The Parallax II: Future Sequence is the result of a much more mature Between the Buried and Me. But before I get into this album I should briefly discuss my background with BTBAM as a listener and fan.
I was never really a fan of BTBAM, because for a long time a steered clear of death metal or any low growl vocal bands for that matter. I stuck to my end of the spectrum in hardcore, metalcore and other metal/rock blends.
What initially got me into Between the Buried and Me was seeing them live twice. The first time I saw BTBAM I think was on the Cool Tour, with headliners As I Lay Dying back in 2010. It was either that or I was going to see the Cancer Bats and happened to see them as well. Either way, when I first saw them years ago I was blown away by the breadth of their musical style and the stage presence of Tommy Giles Rogers.
I thought to myself, “I really need to get around to checkin’ them out sometime.” Well I never really got around to giving BTBAM a good look. It wasn’t until after I saw them live a second time that I was implored to dig into the BTBAM universe. This was when my buddy and metal comrade, Shane Finerty and I went down to Tucson, AZ in November of 2011 to see Animals As Leaders with BTBAM as headliners.
On that note too, I really need to give Shane credit for getting me more into prog metal and the great low growl bands of today. If it wasn’t for Shane I wouldn’t be enjoying BTBAM. He is also responsible for introducing me to some of my favorite bands including He Is Legend and Periphery.
At the second Between The Buried And Me show, what resonated with me was that I remembered songs I had heard over a year earlier. The music seemed to stick with me and I recalled parts when seeing them again. (I now know this was primarily Mirrors and Obfuscation off of their album The Great Misdirect) Regardless, this normally doesn’t happen with me. I don’t recall music, live show to live show with over a year gap to a band I don’t listen to on record. I knew that it was time to give Between The Buried And Me a full listen.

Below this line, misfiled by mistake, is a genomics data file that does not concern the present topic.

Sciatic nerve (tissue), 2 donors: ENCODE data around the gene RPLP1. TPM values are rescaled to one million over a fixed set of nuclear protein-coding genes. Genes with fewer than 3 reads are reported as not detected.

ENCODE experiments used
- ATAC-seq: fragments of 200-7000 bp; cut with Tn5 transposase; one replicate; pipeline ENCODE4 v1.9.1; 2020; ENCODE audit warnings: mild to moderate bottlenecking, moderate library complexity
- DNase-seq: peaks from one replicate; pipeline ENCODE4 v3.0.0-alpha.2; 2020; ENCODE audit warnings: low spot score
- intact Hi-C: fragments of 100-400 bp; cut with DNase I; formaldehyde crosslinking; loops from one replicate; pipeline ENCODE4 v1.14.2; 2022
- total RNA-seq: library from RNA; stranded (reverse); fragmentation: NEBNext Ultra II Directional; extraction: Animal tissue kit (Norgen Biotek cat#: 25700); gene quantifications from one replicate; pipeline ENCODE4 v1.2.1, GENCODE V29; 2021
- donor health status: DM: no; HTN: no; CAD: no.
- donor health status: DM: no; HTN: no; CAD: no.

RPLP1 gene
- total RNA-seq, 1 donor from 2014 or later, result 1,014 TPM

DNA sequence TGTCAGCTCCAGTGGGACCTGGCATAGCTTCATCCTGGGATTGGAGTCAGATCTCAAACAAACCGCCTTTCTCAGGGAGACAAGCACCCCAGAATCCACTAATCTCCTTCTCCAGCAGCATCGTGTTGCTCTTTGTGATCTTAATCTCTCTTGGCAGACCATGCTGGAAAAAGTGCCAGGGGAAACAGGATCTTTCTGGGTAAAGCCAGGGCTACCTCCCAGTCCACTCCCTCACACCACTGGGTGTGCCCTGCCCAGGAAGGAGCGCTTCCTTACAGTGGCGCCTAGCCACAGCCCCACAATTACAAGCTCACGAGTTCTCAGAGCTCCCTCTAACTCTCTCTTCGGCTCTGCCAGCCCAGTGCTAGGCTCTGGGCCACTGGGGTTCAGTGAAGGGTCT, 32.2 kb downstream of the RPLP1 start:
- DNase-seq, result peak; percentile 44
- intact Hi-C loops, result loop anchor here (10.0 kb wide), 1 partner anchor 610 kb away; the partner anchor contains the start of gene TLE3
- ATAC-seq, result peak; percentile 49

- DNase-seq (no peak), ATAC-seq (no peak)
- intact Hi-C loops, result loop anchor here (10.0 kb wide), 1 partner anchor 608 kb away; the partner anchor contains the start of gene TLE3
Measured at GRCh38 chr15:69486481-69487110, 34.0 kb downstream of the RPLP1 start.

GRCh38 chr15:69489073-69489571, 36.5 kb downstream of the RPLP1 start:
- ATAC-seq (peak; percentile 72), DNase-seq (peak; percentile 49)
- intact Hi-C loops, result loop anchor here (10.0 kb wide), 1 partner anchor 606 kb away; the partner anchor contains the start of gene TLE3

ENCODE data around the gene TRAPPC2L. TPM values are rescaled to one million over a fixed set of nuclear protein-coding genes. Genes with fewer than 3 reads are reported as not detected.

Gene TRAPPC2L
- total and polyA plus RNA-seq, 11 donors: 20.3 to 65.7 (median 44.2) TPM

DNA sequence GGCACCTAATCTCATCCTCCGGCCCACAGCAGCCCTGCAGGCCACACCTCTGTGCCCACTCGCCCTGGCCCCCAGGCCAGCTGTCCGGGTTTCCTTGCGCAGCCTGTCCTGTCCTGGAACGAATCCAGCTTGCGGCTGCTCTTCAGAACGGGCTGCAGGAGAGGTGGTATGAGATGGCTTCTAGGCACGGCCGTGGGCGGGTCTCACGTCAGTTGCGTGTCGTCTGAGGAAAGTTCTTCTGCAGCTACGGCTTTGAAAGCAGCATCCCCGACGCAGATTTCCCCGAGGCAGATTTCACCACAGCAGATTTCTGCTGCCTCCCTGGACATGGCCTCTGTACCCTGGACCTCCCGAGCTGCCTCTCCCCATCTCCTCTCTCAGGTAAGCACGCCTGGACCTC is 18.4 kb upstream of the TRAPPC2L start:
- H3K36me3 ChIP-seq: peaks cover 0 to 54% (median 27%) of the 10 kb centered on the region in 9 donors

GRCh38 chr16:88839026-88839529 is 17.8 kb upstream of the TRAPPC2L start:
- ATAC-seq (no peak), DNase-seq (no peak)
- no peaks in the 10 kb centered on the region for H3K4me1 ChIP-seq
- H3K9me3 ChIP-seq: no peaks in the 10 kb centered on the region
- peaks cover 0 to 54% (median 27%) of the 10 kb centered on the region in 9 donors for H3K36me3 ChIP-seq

It has now been almost a year and it is safe to say that BTBAM is one of my favorite “newly discovered” bands of 2012. I started with The Great Misdirect and moved backwards. Recently I’ve been digging into their EP The Parallax: Hypersleep Dialogues and the newest BTBAM full length album The Parallax II: Future Sequence.
Having not “grown up” with BTBAM in the traditional manner I feel very impartial, and at the time of this writing my favorite BTBAM song is still Obfuscation with the three tracks from Hypersleep Dialogues as close seconds. That being said, I believe the Parallax II represents their best and most mature body of work to date. I’m on about my 5th end-to-end listen with 3 out of 5 being through headphones.
There is more of a complete range of music on this album. From pure death metal sounds to prog metal rhythms and breakdowns, BTBAM provides much more breadth and musicality. As per usual, the songs are heavily infused with Jazz/Blues and Operatic elements. In addition, there are more diverse genres sprinkled in such as western, classical and surf rock. Also as you might have guessed from the album name and artwork, there are scientific fiction and fantasy elements to both the lyrics, synth sounds and effects used throughout the album.
Blake Richardson’s drums and Dan Briggs bass continue to carry the BTBAM sound, however I was really impressed by the guitars and vocals range on this album. Paul Waggoner and Dustie Waring bring much more diversity to the table on this record. Like previous albums Tommy Giles Rogers is great, but he feels a little more intense, crisp and powerful on The Parallax II.
Although The Parallax II: Future Sequence is marked as a twelve (12) track 72 minute and 33 second record, it is much more like 5 full “BTBAM style” tracks with 3 shorter songs, matching intro and outro songs as well as 2 transition melodies.
The point that I am making with this is that even the album setup is more diverse. Its not just the classic BTBAM formula of eight 12 minute tracks with extreme ups and downs, all on one recorded song. This being said, you can still play the record end to end and have almost no clue when one song ends and another begins. It still blends superbly as a concept album.
Sounds perfect? Well here is the problem. There is nothing that stands out from the album to me. Also it feels as if Hypersleep Dialogues is a better, all be it shorter, album. Perhaps I haven’t listened to Future Sequence enough times to get more of what BTBAM is trying to do. Don’t get me wrong I like the album, just not sure if it completely hits the mark.
Overall The Parallax II: Future Sequence gets a 4 out of 5 stars.
Have you listened to The Parallax II: Future Sequence? Let me know what you think about it or my review in the comments section below.